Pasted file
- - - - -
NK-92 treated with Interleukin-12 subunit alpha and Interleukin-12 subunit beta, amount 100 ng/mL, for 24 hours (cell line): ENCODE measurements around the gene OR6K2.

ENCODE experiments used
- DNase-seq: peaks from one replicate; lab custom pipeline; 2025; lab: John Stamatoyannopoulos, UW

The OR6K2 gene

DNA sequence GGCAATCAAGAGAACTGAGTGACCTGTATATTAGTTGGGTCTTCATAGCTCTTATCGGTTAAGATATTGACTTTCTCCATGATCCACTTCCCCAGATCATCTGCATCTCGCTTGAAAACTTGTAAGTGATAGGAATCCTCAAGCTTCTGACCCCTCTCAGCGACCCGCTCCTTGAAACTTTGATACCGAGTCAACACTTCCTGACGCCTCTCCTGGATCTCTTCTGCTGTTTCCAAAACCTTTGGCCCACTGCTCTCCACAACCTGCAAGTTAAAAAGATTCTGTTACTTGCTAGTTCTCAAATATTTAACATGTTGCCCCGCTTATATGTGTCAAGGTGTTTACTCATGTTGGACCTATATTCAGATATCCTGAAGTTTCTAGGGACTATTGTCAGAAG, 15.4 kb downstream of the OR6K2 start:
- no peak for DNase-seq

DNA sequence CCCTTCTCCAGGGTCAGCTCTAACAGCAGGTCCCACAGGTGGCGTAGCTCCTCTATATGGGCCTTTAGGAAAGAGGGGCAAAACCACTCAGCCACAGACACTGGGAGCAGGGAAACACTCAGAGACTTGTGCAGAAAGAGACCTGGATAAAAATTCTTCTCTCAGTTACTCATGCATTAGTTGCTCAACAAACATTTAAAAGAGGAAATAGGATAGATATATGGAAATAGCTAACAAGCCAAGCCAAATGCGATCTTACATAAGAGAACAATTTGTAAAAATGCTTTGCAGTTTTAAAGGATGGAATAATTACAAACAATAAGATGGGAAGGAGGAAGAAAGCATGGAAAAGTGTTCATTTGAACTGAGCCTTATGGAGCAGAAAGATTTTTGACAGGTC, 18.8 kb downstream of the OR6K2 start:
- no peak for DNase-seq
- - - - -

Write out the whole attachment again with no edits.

NK-92 treated with Interleukin-12 subunit alpha and Interleukin-12 subunit beta, amount 100 ng/mL, for 24 hours (cell line): ENCODE measurements around the gene OR6K2.

ENCODE experiments used
- DNase-seq: peaks from one replicate; lab custom pipeline; 2025; lab: John Stamatoyannopoulos, UW

The OR6K2 gene

DNA sequence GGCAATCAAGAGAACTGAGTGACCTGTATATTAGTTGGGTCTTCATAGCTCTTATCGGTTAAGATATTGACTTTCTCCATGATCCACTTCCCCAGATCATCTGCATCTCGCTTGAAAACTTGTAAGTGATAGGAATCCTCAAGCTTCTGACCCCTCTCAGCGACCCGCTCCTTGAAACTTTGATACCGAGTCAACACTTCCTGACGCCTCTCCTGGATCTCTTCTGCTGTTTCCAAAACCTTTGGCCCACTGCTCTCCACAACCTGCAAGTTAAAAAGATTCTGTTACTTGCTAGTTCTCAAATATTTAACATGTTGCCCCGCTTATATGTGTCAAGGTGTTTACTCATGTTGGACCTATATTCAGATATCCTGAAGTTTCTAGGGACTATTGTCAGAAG, 15.4 kb downstream of the OR6K2 start:
- no peak for DNase-seq

DNA sequence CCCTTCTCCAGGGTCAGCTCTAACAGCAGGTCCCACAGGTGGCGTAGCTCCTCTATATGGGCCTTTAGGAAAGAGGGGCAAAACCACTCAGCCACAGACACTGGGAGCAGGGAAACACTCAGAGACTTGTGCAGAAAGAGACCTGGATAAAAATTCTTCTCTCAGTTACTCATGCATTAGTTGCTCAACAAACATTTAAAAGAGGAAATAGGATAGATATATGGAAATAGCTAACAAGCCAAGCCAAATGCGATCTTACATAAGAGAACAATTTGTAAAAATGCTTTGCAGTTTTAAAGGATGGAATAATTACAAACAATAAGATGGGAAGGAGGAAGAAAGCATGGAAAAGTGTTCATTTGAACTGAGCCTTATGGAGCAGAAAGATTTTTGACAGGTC, 18.8 kb downstream of the OR6K2 start:
- no peak for DNase-seq